The agreement prepared by counsel should include all of the drawings and specifications, the general conditions under which the job is to be performed, the insurance requirements for the contractor and all of his subcontractors, as well as the way that changes in the work are to be implemented and their price and time extensions determined. Moreover, the contract should incorporate the bidding documents and any information supplied to the bidder before the contract was awarded. By doing this, we incorporate within the contract the foundation material for the bid and thereby eliminate, or substantially reduce, the likelihood that the contractor can subsequently request extras based on unforeseen conditions not listed.
To know that your work is being accomplished in a good and workmanlike manner and in accordance with the specifications, someone must review the work as it proceeds. Additionally, someone must review the contractor’s monthly billings and certify that the work performed, for which payment is requested, was actually completed in a good, workmanlike manner. This review and certification should be performed by the owner’s architect/engineer at an hourly rate. Moreover, the certification by the architect/engineer provides an added source of responsibility upon which an owner can rely.
In performing his duties in connection with contract administration, an architect or engineer will generally not remain on site for a prolonged period of time each month. Rather, he may make one or two monthly visits to “monitor” the work. Additionally, the architect/engineer does not possess the skills of a contractor. Therefore, to more closely supervise the work in process, the owner may seek to hire a construction manager (usually a former contractor), who is knowledgeable enough to examine the method and means by which the contractor performs his work and can more closely review its daily progress and quality. Additionally, if engaged early on, the construction manager can help an owner in the bidding process with regard to the labor and materials market (labor and material costs) and more accurately evaluate the line-item bids supplied by the contractors.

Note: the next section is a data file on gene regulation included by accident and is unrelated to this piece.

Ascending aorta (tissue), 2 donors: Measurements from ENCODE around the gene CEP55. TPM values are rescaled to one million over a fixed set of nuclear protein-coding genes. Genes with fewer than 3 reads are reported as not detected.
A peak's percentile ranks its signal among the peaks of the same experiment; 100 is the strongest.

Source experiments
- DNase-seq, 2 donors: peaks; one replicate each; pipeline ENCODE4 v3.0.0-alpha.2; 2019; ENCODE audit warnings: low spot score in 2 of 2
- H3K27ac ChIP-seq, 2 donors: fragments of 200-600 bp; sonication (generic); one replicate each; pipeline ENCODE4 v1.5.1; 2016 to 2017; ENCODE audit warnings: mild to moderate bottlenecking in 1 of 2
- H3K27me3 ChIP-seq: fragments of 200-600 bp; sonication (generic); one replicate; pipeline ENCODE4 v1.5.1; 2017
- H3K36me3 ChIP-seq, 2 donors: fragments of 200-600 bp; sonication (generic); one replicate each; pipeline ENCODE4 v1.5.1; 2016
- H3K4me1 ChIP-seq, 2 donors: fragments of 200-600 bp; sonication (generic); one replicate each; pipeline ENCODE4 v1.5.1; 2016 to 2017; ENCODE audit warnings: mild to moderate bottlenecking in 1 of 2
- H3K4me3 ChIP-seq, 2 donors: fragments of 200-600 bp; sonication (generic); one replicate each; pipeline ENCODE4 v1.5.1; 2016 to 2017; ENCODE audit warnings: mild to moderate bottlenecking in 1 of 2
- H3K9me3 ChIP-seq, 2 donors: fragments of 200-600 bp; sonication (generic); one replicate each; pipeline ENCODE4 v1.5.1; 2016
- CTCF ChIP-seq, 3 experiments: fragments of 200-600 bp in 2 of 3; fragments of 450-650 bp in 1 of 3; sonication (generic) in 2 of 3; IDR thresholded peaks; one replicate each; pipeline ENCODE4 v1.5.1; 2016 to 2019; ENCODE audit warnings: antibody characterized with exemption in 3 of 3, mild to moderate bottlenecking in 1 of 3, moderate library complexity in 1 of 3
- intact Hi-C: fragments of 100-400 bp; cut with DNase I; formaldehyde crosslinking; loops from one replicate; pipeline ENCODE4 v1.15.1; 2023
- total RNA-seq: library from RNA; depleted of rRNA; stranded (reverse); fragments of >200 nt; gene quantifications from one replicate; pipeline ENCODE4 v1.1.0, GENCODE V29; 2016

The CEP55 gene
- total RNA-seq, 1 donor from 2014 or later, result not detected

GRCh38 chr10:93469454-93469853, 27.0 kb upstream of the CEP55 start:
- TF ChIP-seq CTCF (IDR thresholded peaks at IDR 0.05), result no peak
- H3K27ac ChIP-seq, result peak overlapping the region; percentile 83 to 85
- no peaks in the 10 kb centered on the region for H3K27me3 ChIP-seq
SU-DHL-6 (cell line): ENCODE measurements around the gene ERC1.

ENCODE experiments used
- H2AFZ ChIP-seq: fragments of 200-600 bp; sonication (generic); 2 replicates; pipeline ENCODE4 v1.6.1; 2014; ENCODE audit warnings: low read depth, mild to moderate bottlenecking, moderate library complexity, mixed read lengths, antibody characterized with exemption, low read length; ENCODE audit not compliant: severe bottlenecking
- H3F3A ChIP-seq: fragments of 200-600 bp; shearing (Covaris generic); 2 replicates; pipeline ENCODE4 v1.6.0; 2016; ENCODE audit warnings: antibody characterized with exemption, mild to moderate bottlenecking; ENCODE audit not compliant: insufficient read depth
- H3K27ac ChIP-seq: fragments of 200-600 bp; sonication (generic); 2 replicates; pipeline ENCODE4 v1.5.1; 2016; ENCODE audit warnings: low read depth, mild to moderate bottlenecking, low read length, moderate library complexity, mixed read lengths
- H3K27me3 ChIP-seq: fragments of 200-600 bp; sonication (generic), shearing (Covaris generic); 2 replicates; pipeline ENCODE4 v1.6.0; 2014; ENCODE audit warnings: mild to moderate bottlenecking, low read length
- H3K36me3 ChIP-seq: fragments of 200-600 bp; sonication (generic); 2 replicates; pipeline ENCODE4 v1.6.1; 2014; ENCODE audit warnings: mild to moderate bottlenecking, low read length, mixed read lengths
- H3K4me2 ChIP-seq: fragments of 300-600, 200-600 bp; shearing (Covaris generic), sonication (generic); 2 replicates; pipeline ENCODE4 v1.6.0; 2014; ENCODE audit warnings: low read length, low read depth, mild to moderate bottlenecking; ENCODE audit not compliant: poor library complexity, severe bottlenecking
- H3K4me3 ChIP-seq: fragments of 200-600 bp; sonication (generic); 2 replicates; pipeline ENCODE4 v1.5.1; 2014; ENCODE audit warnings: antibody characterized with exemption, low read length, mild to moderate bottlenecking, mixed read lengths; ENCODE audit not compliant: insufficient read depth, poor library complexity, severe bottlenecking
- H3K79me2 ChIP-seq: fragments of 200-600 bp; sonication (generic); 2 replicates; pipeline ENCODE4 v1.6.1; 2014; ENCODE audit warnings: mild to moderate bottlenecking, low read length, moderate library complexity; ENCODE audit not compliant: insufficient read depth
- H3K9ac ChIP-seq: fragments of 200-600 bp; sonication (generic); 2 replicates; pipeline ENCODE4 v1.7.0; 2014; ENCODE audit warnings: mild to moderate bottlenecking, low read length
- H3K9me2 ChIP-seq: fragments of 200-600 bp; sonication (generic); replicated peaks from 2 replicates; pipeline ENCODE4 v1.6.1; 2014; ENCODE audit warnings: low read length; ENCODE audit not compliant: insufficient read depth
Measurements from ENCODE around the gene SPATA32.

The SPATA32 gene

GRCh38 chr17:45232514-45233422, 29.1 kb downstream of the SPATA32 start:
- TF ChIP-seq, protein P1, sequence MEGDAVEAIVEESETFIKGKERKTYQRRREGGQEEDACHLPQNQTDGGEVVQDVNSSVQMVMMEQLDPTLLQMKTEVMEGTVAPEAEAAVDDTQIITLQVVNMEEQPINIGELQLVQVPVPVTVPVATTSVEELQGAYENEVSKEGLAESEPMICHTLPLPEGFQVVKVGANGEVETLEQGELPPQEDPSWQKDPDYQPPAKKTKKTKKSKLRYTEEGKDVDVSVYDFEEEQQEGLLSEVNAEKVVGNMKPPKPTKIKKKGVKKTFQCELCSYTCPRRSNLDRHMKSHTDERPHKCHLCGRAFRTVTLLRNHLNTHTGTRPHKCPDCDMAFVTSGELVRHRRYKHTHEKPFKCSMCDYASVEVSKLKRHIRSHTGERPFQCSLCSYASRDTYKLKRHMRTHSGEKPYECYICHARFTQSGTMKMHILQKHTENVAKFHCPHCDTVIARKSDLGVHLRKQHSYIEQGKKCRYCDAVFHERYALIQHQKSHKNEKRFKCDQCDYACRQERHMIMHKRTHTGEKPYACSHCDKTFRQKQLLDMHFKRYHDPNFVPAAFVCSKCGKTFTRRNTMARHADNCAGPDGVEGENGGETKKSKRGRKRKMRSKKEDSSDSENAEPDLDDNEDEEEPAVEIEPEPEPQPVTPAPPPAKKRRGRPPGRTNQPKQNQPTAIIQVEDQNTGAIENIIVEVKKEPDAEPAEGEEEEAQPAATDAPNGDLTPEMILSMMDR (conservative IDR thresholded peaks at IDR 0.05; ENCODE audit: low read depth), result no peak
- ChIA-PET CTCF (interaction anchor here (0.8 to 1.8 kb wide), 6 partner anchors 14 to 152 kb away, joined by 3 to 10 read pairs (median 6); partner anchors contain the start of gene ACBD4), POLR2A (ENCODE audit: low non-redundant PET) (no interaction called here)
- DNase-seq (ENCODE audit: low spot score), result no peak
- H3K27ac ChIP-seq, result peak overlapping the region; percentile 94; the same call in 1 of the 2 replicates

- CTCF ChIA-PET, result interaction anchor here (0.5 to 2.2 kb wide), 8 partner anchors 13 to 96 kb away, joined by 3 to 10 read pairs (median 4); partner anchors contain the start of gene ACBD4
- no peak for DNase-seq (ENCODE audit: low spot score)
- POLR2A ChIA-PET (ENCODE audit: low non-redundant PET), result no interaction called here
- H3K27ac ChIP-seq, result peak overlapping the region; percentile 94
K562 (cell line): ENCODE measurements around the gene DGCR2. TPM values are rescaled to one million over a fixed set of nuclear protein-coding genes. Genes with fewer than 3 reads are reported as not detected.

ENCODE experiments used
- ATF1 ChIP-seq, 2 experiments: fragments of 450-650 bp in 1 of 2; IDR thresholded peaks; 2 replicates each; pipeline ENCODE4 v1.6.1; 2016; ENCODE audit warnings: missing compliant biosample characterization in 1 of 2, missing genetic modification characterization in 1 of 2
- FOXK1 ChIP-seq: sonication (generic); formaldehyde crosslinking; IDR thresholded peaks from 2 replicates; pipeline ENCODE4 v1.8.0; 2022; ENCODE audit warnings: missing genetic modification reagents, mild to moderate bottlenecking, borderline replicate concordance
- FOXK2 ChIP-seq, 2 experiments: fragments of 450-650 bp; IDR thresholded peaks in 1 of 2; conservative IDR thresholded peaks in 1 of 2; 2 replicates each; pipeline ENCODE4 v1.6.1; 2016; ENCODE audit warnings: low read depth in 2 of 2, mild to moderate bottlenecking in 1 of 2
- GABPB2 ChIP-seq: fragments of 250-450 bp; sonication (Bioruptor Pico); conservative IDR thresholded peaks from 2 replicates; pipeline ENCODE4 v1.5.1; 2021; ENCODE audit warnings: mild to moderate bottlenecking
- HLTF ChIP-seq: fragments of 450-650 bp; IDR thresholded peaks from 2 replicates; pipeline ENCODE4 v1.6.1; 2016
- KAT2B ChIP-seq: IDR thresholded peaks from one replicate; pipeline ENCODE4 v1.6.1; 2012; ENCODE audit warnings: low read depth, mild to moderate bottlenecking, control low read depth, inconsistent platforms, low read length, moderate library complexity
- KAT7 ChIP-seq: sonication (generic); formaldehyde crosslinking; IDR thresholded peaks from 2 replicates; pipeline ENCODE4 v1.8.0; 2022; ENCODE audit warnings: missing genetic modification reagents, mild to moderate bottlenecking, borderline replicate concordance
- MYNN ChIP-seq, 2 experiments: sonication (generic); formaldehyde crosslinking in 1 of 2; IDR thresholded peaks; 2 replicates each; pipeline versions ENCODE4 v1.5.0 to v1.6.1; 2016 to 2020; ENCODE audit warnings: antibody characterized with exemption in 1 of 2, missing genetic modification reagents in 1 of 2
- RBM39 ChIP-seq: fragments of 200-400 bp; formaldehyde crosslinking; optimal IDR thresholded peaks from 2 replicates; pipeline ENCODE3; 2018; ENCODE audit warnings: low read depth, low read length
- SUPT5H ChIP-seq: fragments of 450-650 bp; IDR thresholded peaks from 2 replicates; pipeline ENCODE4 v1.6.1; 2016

Finally, but not the least in importance, by securing the services of a knowledgeable construction attorney, a property can protect all of its interests vis-à-vis the contractor and the architect/engineer. It is these services that can aid the owner in handling major capital improvements and help secure a quality job at a fair price.